Simon Turner simon@marquetteturner.com.au



Coming Clean: Flying Carbon Neutral

window.jpg As part of Marquette Turner’s committment to transforming the way real estate businesses operate, we are committed to reducing our carbon footprint.

The major way that we harm the environment is through air travel.  Therefore, through carbon off-setting schemes we ensure that such travel is 100% carbon neutral.

Since 01 Jan 08

We have flown: 4910km

We have offset: 1.507 T of CO2



Your Green Grass Could Save The World

Grass WITH new research showing that the world’s forests are absorbing less man-made carbon dioxide each year, two Australian scientists said some plants could store CO2 for thousands of years.

Grasses such as wheat and sorghum can store large amounts of carbon in microscopic balls of silica, called phytoliths, that form around a plant’s cells as they draw the mineral from the soil, a report in the latest issue of New Scientist says.

When a plant dies, the phytoliths, or plantstones, enter the soil and lock in the carbon for potentially thousands of years, said the Southern Cross University agricultural scientists Leigh Sullivan and Jeff Parr. The next step would be to see if plants that best store carbon in plantstones have higher or lower crop yields and quality.

Strains could be bred to better produce plantstones and farmers could potentially claim carbon credits under the Kyoto Protocol, the report said.

The forestry industry is already heavily involved in carbon storage but storing carbon in plantstones could become more widespread because farmers could also still earn income by selling the crops for food, the report said.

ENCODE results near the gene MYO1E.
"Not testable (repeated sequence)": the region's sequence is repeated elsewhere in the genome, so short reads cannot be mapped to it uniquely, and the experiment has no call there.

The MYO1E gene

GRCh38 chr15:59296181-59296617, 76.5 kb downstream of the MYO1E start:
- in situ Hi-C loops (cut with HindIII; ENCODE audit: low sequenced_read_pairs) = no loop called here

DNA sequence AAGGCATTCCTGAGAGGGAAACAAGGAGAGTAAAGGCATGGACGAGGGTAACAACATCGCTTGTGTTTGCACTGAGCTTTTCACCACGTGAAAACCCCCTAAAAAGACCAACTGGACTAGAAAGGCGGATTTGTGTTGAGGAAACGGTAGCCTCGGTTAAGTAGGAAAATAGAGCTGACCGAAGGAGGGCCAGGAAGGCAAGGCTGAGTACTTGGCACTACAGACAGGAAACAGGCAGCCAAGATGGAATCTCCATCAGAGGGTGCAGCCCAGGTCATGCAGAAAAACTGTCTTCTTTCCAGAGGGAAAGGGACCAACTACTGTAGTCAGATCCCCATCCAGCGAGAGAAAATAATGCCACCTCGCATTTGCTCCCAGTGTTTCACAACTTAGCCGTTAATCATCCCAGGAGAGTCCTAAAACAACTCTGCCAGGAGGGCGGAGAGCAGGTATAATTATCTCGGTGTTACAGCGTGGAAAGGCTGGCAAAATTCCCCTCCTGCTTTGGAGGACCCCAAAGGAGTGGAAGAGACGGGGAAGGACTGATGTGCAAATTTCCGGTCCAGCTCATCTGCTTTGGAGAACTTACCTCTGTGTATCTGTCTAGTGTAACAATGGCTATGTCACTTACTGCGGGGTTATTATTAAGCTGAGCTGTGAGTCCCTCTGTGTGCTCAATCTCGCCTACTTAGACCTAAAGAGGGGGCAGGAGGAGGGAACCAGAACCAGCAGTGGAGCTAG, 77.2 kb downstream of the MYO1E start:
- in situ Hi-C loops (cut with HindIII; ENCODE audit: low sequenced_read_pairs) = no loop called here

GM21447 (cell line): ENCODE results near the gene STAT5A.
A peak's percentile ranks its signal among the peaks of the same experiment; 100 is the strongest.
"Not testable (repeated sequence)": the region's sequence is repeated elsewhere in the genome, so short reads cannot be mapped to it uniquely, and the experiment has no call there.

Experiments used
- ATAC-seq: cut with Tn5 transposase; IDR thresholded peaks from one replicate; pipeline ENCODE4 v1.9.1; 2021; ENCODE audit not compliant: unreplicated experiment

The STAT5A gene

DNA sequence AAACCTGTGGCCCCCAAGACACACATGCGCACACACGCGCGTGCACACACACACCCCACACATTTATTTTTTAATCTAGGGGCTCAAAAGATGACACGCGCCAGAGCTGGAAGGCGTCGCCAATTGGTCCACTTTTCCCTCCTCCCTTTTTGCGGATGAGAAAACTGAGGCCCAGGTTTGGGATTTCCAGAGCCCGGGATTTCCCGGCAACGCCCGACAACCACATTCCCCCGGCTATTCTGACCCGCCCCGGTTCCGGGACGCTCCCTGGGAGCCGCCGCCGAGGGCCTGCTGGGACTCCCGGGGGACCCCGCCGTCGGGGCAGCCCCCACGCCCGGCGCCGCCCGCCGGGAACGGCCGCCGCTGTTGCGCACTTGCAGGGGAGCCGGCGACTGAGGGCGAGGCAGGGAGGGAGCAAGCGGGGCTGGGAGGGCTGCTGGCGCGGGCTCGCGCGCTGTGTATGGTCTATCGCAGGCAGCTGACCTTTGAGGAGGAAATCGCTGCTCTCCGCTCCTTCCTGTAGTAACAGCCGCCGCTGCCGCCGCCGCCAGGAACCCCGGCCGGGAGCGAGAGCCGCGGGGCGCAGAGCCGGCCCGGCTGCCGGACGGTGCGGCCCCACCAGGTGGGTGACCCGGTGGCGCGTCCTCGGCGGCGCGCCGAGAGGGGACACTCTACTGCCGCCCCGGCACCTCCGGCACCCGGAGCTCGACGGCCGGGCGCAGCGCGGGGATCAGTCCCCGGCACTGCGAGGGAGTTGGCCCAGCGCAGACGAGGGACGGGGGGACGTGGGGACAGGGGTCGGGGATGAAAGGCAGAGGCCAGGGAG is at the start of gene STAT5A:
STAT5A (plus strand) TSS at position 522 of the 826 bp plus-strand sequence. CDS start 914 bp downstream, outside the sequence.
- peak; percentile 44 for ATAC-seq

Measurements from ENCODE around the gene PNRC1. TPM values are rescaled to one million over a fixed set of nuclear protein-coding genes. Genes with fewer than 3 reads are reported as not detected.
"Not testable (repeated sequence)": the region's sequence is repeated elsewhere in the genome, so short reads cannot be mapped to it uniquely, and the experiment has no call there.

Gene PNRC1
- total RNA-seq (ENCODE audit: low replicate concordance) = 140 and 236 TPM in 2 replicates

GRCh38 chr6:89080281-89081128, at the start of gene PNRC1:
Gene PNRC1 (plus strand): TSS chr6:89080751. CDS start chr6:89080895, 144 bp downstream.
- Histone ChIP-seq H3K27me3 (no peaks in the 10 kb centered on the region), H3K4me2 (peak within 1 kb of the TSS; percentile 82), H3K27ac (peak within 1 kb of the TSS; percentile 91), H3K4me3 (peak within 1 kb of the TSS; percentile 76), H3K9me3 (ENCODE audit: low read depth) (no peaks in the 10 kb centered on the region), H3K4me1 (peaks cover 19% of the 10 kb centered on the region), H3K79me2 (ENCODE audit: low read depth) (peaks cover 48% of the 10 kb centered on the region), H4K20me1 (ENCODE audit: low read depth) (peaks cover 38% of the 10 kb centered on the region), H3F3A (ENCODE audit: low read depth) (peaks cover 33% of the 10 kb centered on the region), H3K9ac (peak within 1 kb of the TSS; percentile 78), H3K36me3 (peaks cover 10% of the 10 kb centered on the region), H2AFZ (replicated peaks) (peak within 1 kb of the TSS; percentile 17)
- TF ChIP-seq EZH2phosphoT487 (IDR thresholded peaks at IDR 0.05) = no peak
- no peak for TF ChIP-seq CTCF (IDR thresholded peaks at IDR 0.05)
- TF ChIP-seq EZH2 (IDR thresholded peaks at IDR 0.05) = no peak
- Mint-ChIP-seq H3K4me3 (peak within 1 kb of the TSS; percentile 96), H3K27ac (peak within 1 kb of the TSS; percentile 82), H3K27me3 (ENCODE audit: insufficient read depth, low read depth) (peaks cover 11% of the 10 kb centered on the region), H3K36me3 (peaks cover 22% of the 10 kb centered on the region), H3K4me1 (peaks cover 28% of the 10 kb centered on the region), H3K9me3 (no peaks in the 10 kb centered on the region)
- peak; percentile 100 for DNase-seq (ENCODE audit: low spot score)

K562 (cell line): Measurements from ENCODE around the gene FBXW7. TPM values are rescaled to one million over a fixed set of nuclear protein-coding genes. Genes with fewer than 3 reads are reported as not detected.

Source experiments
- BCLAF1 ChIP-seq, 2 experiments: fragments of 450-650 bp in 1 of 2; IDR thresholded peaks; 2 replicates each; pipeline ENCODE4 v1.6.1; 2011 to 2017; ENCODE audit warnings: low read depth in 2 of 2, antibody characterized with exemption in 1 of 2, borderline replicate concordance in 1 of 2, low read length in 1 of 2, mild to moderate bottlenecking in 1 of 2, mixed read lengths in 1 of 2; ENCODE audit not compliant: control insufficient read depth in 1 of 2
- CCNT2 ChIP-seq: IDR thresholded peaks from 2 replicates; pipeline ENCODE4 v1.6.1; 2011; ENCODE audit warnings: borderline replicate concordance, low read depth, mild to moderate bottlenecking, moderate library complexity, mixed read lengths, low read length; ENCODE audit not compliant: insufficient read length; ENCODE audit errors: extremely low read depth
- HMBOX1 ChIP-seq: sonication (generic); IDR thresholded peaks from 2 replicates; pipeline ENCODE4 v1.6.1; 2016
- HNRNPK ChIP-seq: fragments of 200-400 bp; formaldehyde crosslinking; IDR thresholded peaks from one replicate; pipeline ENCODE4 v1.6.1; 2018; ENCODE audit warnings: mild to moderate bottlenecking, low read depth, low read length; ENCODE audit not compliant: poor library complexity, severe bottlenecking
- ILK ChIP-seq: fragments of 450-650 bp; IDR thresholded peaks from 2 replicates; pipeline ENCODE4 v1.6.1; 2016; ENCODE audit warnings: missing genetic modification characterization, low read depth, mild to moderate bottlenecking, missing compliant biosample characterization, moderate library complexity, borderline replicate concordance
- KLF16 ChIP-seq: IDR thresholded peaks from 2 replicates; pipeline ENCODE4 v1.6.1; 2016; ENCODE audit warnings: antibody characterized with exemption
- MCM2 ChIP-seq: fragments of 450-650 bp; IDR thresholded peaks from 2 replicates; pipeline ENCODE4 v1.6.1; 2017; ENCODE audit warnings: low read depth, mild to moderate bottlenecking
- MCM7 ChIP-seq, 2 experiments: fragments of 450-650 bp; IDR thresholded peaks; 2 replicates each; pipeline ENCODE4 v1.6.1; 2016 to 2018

Simon Turner  simon@marquetteturner.com.au



The effect of climate change on Australia

red-earth.jpg Ongoing water shortages, notably in southern and eastern Australia, are likely to get worse by 2030.

Ecologically important regions such as the Great Barrier Reef and Kakadu National Park are likely to lose a significant part of their wildlife before then, by 2020.

Some coastal communities are very likely to see an increased risk of coastal storms and flooding. Temperature rises of 1C-2C are likely to bring benefits to cooler areas, such as New Zealand, in the form of longer growing seasons and reduced energy demand.

Greater warming is likely to bring a net negative impact – such as increased risk of drought and fire.Ongoing water shortages, notably in southern and eastern Australia, are likely to get worse by 2030.

Ecologically important regions such as the Great Barrier Reef and Kakadu National Park are likely to lose a significant part of their wildlife before then, by 2020. Some coastal communities are very likely to see an increased risk of coastal storms and flooding.

Temperature rises of 1C-2C are likely to bring benefits to cooler areas, such as New Zealand, in the form of longer growing seasons and reduced energy demand. Greater warming is likely to bring a net negative impact – such as increased risk of drought and fire.

Simon Turner  simon@marquetteturner.com.au